21 December 2015
The Minister for Social Security is inviting comments on her proposal to protect people in Jersey against age discrimination. This is in line with the Minister’s commitment to introduce legislation in 2016.
Members of the public are invited to review a draft of the proposed Age Discrimination Regulations and to consider the questions and policy issues that are set out in the consultation paper.
Minister for Social Security, Deputy Susie Pinel, said “We want to ensure that we introduce appropriate measures and I welcome comments on the proposed scope of the protection. This is not just about protecting older people or younger people. The Law will protect people of all ages in recruitment, employment, clubs and associations, voluntary work and the provision of goods and services.”
It is important that certain circumstances are not treated as prohibited acts of age discrimination and so a number of specific exceptions are being proposed. For example:
- allowing shops to continue asking for proof of age when serving age-restricted items, such as alcohol
- allowing employers to calculate employment benefits based on an employee’s length of service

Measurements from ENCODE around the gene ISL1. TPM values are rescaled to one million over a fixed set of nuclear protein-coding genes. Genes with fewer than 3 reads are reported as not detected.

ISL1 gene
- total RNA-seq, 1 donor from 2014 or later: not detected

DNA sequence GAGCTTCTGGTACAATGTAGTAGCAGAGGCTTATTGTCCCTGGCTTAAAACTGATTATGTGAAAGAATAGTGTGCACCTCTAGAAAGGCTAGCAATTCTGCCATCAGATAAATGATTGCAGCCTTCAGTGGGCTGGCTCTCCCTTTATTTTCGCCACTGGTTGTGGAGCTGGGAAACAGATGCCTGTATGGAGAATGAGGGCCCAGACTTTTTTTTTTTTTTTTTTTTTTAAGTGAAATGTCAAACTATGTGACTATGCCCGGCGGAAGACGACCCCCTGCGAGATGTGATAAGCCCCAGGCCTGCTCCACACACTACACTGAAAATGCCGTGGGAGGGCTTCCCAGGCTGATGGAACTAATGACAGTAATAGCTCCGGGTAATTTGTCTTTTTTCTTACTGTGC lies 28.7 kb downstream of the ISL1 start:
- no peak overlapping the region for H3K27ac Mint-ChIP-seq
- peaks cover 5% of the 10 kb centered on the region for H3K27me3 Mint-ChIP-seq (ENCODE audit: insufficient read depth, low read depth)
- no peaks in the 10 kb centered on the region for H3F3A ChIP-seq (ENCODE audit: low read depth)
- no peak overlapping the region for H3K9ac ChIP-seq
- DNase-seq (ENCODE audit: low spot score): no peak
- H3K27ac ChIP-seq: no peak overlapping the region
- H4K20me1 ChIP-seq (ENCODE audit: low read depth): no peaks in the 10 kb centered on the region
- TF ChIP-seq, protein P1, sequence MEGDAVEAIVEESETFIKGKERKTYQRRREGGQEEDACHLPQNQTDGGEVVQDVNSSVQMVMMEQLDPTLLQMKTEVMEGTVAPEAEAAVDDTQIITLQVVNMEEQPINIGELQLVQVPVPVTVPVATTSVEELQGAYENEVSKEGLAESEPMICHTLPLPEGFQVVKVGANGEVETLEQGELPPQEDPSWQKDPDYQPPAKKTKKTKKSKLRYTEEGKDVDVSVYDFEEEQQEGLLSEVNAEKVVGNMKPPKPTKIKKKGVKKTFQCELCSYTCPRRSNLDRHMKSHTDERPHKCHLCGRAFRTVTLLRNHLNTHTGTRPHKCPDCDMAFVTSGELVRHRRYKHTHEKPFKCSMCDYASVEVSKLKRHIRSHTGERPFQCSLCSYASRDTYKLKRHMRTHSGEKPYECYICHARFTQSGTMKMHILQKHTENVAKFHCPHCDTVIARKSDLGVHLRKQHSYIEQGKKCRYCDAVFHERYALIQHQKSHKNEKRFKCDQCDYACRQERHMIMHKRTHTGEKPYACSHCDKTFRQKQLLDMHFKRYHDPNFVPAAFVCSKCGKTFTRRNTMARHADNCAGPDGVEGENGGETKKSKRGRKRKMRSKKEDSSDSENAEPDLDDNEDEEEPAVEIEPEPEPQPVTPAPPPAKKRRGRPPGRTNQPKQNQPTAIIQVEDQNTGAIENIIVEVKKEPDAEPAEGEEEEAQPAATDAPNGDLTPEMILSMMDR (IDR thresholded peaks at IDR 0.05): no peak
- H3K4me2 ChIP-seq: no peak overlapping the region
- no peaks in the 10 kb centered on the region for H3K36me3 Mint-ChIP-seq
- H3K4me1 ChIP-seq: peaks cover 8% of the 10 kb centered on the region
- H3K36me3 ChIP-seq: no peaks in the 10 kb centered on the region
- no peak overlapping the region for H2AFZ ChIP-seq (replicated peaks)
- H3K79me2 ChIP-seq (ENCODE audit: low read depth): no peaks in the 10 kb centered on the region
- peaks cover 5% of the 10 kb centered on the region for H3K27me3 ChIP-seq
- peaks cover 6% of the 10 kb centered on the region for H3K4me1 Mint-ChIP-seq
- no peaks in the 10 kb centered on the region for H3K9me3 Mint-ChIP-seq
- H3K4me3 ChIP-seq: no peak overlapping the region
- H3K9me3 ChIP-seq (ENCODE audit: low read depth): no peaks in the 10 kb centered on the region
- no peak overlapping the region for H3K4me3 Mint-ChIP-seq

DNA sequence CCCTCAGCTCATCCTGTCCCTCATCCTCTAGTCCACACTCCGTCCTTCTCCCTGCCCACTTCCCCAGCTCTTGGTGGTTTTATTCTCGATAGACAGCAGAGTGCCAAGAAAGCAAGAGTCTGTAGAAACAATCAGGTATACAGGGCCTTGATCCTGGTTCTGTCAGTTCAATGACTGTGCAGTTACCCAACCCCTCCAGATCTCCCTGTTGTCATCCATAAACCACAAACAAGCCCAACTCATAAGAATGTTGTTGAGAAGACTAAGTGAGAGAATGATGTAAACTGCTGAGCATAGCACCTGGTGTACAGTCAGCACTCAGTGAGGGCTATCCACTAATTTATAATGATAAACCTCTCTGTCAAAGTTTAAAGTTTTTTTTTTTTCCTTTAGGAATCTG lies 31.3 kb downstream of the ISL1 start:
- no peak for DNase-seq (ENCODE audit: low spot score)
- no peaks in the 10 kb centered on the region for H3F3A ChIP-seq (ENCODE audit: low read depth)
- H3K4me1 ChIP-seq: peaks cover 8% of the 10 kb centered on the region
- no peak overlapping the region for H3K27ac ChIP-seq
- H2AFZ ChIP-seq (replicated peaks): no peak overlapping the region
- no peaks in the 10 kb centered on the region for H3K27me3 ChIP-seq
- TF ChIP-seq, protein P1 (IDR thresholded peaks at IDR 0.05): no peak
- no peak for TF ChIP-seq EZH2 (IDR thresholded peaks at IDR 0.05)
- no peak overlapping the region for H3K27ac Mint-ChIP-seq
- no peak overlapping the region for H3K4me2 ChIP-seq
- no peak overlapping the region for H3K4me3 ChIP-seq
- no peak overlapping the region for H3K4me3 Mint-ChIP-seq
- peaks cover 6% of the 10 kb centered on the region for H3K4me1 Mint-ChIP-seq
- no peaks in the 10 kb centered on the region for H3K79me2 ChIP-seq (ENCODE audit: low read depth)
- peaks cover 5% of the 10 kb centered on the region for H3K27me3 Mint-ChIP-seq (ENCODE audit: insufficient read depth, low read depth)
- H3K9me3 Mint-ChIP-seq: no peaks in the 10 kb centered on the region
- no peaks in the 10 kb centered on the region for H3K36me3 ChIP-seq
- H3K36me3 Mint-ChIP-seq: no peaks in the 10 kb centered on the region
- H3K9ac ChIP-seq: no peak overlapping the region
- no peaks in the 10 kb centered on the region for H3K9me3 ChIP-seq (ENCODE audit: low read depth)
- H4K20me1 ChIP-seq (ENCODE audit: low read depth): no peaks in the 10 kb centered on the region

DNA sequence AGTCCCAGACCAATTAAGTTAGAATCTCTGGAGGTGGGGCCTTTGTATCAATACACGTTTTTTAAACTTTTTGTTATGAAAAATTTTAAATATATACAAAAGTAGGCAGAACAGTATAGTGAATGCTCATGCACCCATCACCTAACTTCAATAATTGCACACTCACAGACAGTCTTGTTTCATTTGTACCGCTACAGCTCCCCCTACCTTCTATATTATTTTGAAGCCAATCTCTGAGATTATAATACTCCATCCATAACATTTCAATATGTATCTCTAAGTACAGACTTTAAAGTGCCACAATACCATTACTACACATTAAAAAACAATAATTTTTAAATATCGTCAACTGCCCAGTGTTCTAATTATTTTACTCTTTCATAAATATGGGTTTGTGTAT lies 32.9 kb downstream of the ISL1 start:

- allowing service providers such as hairdressers and museums to continue offering age-related concessions to people of certain age groups, and
- so that health services can be targeted by age.
Deputy Pinel said “I welcome comments on the exceptions. While the Law will protect people of all ages in Jersey, the most complicated issue is likely to be retirement – we are asking people whether they agree that the dismissal of an employee at pensionable age should not be treated an act of age discrimination, as long as the employer has a policy of requiring employees to retire at that age.”
The Minister will consider any comments received before finalising the draft Regulations and lodging a Proposition for States debate. The Regulations are expected to come into force on 1 September 2016.
The deadline for comments on the proposals is 26 February 2016.
The Discrimination Law already protects people against discrimination on the grounds of five protected characteristics: race, sex, sexual orientation, gender reassignment, and pregnancy and maternity.
View the consultation